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Vaddio makes a splash at Virginia Tech swimming and diving facility

Andrew Brister 29 October 2012
Vaddio makes a splash at Virginia Tech swimming and diving facility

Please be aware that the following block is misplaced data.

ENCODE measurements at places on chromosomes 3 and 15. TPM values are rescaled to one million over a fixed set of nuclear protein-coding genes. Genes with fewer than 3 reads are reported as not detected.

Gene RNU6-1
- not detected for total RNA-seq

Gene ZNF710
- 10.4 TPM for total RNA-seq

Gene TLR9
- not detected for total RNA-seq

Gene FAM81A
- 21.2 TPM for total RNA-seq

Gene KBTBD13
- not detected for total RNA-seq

Vaddio cameras capture 2012 ACC Championships at Christiansburg Aquatic Center – Home of the Virginia Tech Hokies. In 2010 the Virginia Tech swimming and diving teams moved their home to the Christiansburg Aquatic Center after decades at the pool inside War Memorial Gym on Virginia Tech campus. Built in cooperation with the town of Christiansburg and Virginia Tech, the 64,000 square-foot facility features a full-size, 50m Olympic-style pool – double the length of the pool at their previous location. The facility also features two 1m springboards, two 3m springboards and a diving tower with 5m, 7.5m and 10m platforms. The venue can seat up to 1,000 spectators that can watch the action on the massive scoreboard and video board adjacent to the diving boards and platforms.    In the winter of 2012, the facility drew conference-wide recognition by serving as the hosts for the ACC Championships. “We wanted to make sure we were capable of streaming live SD video to the cable networks, showing live HD video on our video board and still be able to make DVD copies for our participants,” explained Kevin Hicks, director of broadcasting and visual media at Virginia Tech.  After bringing in Jim Hogan of IES Commercial – and a year of convincing, planning and designing – they installed an HD/SD Vaddio camera system. Four WallView HD-19 cameras and a WallView 100 camera are placed throughout the pool area. The original locations of the HD-19 cameras had to be altered in order to capture the height of both the low and high diving boards. One HD-19 is placed about 20 feet above the stands on the second level of the pool deck. Another camera is placed below the pool deck for shooting straight at the swimmers as they swim toward the camera, while an additional two HD-19 cameras capture both the stands and the diving platforms. The standard definition WallView 100 sits about 20 feet above the pool deck for capturing the scoreboard showing swim meet results.   “There was concern about how the cameras would react to the moisture, as the swimming pool is a closed room,” said Hogan. “We originally priced it with environmental closures, but due to budgetary constraints and having to run electricity, we ended up not doing so. But it ended up not being an issue at all. Even though the cameras are around an indoor swimming facility, it’s pretty dry, so the Vaddio cameras ended up working well in the conditions.” The cameras are controlled by a ProductionView HD MV camera control switcher/mixer with a built-in multiviewer. The system works really smoothly explained Hicks. “We were able to easily bring in and mix both the standard definition and high definition outputs from the different cameras. Streaming the video in SD and displaying the HD video on the video board was really big for us.” www.vaddio.comwww.ies-co.com

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